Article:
Ideally, everyone would like her out, but if it is impossible to do it at the moment, we would like to increase her rent and make it fare for the rest of the house. Is there a way to sort it out. Come on people, you are the people with experiences and the knowledge of the law, surely you went through countless situations over your life. Any explained advice would be appreciated.

      Have a lovely day

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        #18
        At the risk of sounding naïve, I will offer my opinion. The facts you have provided here:-

        1.The unpopular (female) resident is not a tenant and does not have her name on any tenancy agreement.
        2. She is the spouse of a tenant who abandoned the property.
        3. The tenancy agreement is about to expire, so neither the person who abandoned the property, nor his spouse will be named on any new tenancy agreement.

        Have you asked her to leave / given her formal notice to leave? What happened if/when you did?

        Have you discussed, with a legal professional (solicitor) the possibility of just changing the locks when she is out?

        If you have taken legal advice about that course of action, what was advised?

        The lady sounds like she would be classified as a 'squatter', but I have no legal training and you need to take advice about what to do.

        Sorry that I could not be more helpful than that.

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          #19
          Have you asked her to leave / given her formal notice to leave? What happened if/when you did?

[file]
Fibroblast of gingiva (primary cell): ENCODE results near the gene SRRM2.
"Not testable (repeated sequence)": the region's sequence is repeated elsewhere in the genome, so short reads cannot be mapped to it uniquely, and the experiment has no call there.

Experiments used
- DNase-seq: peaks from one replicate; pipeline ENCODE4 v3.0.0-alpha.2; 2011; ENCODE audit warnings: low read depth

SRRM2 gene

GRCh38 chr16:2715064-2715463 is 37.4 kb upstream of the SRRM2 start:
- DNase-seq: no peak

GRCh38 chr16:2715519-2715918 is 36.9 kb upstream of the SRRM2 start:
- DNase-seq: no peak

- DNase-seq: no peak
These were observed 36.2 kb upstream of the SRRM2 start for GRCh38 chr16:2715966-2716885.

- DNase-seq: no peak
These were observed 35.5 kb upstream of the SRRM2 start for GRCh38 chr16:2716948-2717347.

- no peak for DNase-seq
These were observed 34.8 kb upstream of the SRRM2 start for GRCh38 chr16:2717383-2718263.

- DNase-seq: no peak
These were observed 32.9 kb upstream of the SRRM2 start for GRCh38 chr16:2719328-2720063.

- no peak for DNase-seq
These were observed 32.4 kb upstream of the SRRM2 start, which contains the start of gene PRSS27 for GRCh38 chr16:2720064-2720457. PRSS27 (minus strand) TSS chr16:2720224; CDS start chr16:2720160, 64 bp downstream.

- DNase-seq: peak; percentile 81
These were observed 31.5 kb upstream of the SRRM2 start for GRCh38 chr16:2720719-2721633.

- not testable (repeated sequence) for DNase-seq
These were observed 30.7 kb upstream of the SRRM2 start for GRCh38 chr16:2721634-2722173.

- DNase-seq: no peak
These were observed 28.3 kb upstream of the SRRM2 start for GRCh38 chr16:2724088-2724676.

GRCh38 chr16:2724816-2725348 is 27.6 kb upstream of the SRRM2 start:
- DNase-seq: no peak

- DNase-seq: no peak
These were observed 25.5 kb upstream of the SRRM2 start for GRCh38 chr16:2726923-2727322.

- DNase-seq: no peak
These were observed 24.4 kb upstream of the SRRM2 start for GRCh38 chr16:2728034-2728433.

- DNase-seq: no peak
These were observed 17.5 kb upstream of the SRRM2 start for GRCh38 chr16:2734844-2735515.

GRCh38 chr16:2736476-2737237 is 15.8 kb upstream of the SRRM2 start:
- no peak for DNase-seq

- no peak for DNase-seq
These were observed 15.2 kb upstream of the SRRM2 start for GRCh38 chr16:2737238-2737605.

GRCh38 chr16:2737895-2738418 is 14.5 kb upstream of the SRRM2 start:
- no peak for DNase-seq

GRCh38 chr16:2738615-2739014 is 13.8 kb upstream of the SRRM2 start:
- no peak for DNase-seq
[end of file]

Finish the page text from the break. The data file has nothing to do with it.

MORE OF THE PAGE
I did told her that no one wants her in the house, she is refusing to move out. Her husband, who doesn't live here anymore, but is a tenant according to the current contract, who was in charge of the house, says he spoke to citizen advice bureau and was told that for as long as she pays her rent (which is insufficient by everyone opinion) and she is not destroying the house, there is nothing we can do to get rid of her. He asked the landlord to put her on the new contract, (we have one year contracts renewed yearly), landlord said nope.

          Have you discussed, with a legal professional (solicitor) the possibility of just changing the locks when she is out?
          Not yet, there are still few months to go, buy as you can see I have started to research my options, as landlord told me that on the next contract I will be alone, so basically he is making me a live in landlord. He told me that I will have to make the subletting contracts with everyone in the house and I do not have to make one with the troublemaker if I don't want to... Which sounds a little to easy.

          I haven't yet seeked the legal advice. Which I will do soon. Who should I talk to?

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            #20
            Obviously I do or say something wrong, because no one wants to talk to me anymore... Sorry if I offended someone, it was not my intent.

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              #21
              Well, thank you all for your help, much appreciated...